Almost every country in the world celebrates a national holiday that recognizes its independence, founding, or heritage. In the United States, that day is Independence Day (aka the Fourth of July). Noted for its patriotic parades and lavish fireworks shows, Independence Day is filled with picnics, ball games, and fun. Although its roots date back to the 18th century and the American Revolution (1775-83), I suspect that most Americans would be surprised to learn that the Fourth of July only became a federal holiday in 1941. The Second of July might be a more appropriate date to celebrate. It was on that date that the Continental Congress voted in favor of independence. But it was the public release of the Declaration of Independence, two days later, that really caught the attention of the colonists. Although most of the celebrations will take place tomorrow (Saturday), many Americans get to take today off so that they can celebrate a three-day weekend. It turns out that the third of July is a good compromise day between the vote for independence and the release of the Declaration of Independence. The Declaration proclaimed: “We hold these truths to be self-evident, that all men are created equal, that they are endowed by their Creator with certain unalienable Rights, that among these are Life, Liberty and the pursuit of Happiness.”
Liberty and freedom are often used interchangeably and the late American poet, essayist and journalist Walt Whitman (1819–1892) believed that they were terms that most people didn’t really understand. He once penned the following statement about freedom:
“It is not only true that most people entirely misunderstand Freedom, but I sometimes think I have not yet met one person who rightly understands it. The whole Universe is absolute Law. Freedom only opens entire activity and license under the law. To the degraded or undevelopt — and even to too many others — the thought of freedom is a thought of escaping from law — which, of course, is impossible.”
Whitman is correct. We are all subject to laws; but, there are two kinds of laws and Whitman doesn’t seem to make a distinction between the two. The first kind of law is natural law. Natural laws are obeyed because we can’t do otherwise. They include things like the law of gravity. At the quantum level, we are still trying to come to grips with how weirdly some these laws behave. The other kind of law is manmade law. These kinds of laws are created for a number of reasons including:
1. To keep us safe from harm (e.g., laws against assault, battery, and murder).
2. To establish the rules needed for a society to live and work together (traffic laws, contract law, etc.)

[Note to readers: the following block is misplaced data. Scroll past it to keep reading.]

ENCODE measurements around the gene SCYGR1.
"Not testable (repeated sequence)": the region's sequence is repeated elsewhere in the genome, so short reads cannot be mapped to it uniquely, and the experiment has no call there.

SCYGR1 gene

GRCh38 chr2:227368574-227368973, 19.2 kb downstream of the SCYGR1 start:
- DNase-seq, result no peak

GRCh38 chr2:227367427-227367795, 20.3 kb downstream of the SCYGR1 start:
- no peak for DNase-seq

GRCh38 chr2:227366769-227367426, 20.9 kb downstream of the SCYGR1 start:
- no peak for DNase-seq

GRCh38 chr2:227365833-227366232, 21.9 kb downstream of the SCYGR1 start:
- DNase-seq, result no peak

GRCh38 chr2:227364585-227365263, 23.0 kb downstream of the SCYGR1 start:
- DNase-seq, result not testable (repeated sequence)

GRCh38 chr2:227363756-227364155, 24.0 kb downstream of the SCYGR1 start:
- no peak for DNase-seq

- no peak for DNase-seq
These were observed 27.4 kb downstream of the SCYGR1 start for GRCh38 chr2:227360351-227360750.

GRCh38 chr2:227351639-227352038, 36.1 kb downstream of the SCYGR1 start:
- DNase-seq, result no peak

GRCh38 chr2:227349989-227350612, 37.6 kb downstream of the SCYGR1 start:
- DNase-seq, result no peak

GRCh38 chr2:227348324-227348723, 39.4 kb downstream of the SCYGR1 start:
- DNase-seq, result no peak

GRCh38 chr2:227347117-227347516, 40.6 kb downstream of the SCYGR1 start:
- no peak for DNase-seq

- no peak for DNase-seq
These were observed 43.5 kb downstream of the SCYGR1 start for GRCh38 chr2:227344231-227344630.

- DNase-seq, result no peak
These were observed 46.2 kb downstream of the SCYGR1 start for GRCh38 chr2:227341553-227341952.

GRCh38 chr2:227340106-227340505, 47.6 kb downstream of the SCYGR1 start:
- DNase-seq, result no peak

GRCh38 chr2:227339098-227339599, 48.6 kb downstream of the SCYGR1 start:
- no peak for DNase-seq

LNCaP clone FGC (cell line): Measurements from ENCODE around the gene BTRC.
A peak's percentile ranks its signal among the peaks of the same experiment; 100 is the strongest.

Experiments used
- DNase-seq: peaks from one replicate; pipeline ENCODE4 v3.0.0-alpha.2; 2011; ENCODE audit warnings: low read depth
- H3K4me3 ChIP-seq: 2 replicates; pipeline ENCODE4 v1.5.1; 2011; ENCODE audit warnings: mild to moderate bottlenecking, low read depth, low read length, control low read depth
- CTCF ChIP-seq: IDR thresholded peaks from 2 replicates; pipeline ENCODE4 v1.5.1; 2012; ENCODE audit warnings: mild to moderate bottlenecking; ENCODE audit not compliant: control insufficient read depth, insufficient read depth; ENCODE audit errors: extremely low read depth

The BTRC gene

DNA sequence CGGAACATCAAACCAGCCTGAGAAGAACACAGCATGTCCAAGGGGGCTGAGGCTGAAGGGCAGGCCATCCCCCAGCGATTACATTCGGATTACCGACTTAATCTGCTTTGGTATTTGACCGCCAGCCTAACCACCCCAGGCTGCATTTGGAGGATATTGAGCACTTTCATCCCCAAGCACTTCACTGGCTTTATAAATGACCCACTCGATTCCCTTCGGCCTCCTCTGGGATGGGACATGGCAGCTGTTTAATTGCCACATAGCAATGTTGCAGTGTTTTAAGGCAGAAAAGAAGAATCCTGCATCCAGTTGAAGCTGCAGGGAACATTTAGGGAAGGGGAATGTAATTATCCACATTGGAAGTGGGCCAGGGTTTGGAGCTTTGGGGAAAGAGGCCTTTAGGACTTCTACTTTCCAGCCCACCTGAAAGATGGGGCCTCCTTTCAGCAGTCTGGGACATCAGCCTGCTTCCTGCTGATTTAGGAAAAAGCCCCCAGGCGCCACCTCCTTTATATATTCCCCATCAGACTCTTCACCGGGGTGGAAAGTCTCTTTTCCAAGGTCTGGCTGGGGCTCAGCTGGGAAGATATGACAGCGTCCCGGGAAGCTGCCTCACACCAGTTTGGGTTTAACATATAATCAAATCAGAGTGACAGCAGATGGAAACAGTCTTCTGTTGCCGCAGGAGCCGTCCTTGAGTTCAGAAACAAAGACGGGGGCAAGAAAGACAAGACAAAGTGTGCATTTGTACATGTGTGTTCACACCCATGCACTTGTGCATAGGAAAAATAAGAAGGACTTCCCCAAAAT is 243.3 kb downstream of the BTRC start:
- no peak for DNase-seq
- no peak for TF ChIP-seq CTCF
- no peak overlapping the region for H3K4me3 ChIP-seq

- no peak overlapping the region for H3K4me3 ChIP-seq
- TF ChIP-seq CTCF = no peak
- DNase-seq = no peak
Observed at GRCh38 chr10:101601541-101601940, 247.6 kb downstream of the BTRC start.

3. To protect the fabric of society as agreed upon by the voice of the people or their representatives (i.e., moral laws that deal with pornography, burglary, libel, etc.).
4. To maintain social order.
Of course, governments get involved in numerous activities besides the passing of laws and regulations and much of debate that divides America today is about those other activities. Whitman’s point, however, was that the greatest societies are the ones that best manage the tensions created by manmade laws to ensure that people are treated fairly and justly. That was one of purposes of establishing constitutional checks and balances that involve the legislative, the executive, and the judiciary branches of government. Someone once said, “Liberty is the right to choose. Freedom is the result of the right choice.” The implication, of course, is that we can make wrong choices, which is why checks and balances are so important. The late Albert Camus once asserted, “Freedom is nothing but a chance to be better.” Unfortunately, freedom also allows us to be worse. The fundamental freedoms that allow us to point out injustices in hopes that they can be corrected are the greatest freedoms we need to protect. Whitman concluded:
“More precious than all worldly riches is Freedom — freedom from the painful constipation and poor narrowness of ecclesiasticism — freedom in manners, habiliments, furniture, from the silliness and tyranny of local fashions — entire freedom from party rings and mere conventions in Politics — and better than all, a general freedom of One’s-Self from the tyrannic domination of vices, habits, appetites, under which nearly every man of us, (often the greatest brawler for freedom,) is enslaved.”
While this sounds a little preachy, Whitman’s point is that we often impinge on true freedom by enslaving ourselves with things that don’t really matter. On this holiday, may we be truly thankful for the freedoms we enjoy and the values that uphold them. From all of us at Enterra Solutions®, we hope you have a happy and safe Fourth of July.